A new report by safe streets advocacy group Transportation Alternatives found that February 2022 was “the deadliest February in New York City since at least 2008,” with 23 car crash-related fatalities. The organization’s analysis of traffic violence data show that reckless driving is still on the rise in New York City by multiple metrics, in particular red light violations. There were more such violations in 2021 than in any year since 2014, the report states, with more than a 50% increase in light-running between the second half of 2019 and the second half of 2021. June 2021 alone saw 60,638 red light violations, “or an average of 2,000 red lights run every day at only the 150 monitored locations.”
Transportation Alternatives argues that these figures provide compelling evidence for state lawmakers to transfer “home rule” powers to city officials. Currently, only the state can approve the implementation of various traffic safety measures, such as the increased operation of speed safety cameras, the installation of more red light cameras, and the use of automated enforcement cameras to monitor bus lanes. Currently, only 150 intersections are monitored by red light cameras—a figure comprising about one percent of the city’s total—and the Department of Transportation cannot add more without state say-so. “Despite these restrictions, red light cameras work,” the report stresses. “In 2019, t-bone crashes causing injuries fell as much as 58 percent at red-light camera locations, compared to a three-year period before New York City installed cameras.”
In a statement about the data showing rising traffic violence fatalities in New York City, Transportation Alternative’s Executive Director, Danny Harris, said: “State lawmakers from hundreds of miles away shouldn’t be stopping us from saving lives on streets in the five boroughs. We are in a crisis of traffic violence and New York City must be able to use every tool available to save lives now… Giving us control over the speed limit, lifting the limits on speed safety cameras, and protecting more than just one percent of intersections with red-light cameras is necessary to get Vision Zero back on track. This year, we urge Albany to save lives by transferring authority over traffic safety to the City of New York.”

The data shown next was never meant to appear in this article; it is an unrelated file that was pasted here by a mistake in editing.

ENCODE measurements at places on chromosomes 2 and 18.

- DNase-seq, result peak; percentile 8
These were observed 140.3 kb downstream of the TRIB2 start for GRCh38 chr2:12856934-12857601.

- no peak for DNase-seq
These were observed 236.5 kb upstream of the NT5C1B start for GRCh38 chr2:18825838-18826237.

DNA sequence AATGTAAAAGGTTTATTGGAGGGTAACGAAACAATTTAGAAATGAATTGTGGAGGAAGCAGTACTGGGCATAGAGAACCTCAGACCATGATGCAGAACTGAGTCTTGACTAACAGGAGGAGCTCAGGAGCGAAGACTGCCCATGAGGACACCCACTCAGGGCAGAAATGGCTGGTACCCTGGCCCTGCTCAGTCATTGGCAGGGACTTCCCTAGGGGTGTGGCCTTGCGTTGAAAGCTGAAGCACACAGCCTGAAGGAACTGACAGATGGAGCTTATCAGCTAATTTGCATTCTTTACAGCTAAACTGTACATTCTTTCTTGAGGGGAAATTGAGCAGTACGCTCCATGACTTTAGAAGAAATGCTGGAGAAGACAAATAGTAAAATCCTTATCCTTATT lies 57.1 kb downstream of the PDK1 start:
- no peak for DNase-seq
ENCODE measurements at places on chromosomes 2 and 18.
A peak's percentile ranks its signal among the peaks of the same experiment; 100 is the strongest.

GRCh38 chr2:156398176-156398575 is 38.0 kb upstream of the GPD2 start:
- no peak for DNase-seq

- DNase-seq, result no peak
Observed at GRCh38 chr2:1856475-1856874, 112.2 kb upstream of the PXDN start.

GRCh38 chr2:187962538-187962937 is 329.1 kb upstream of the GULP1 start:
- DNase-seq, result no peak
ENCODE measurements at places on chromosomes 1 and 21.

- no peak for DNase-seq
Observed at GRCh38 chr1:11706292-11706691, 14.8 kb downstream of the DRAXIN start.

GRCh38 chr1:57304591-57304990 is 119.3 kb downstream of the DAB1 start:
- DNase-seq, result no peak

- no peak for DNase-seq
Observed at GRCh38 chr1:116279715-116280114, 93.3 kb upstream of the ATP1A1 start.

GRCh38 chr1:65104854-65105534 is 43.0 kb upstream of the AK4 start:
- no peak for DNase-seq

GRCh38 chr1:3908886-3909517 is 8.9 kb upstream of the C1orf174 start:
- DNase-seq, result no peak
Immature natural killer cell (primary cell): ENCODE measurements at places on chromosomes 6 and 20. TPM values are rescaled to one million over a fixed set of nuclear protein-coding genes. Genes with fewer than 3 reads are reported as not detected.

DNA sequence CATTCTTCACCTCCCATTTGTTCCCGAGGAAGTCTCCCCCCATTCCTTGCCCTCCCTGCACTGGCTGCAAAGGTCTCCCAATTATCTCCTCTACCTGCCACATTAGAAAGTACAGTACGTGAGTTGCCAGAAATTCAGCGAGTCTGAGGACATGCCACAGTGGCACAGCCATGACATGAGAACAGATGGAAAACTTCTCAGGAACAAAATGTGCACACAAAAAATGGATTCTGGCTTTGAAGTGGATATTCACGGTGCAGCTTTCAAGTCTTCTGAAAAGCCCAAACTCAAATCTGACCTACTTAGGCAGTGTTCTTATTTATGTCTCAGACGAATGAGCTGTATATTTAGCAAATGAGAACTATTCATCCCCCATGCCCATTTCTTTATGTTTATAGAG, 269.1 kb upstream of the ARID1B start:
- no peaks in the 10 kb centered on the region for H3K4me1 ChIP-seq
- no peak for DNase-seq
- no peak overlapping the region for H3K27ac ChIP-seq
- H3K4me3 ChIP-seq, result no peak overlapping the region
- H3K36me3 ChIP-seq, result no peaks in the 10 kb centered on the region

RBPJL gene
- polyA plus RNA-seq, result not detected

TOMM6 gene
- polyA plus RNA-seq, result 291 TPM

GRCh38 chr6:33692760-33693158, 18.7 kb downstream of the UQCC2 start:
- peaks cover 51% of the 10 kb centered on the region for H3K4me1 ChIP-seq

New York City DOT Commissioner Ydanis Rodriguez echoed the call for home rule, saying in his own statement: “Our automated enforcement programs save lives: data shows traffic injuries drop where we install these cameras… The DOT has proven for years that it can run the largest, most effective automated enforcement program in the nation and we deserve to determine how we keep New Yorkers safe on our streets.”
More information on the rising car crash deaths in New York City, and the proposed benefits of “home rule” over traffic enforcement, is available via Transportation Alternatives and the New York Post.
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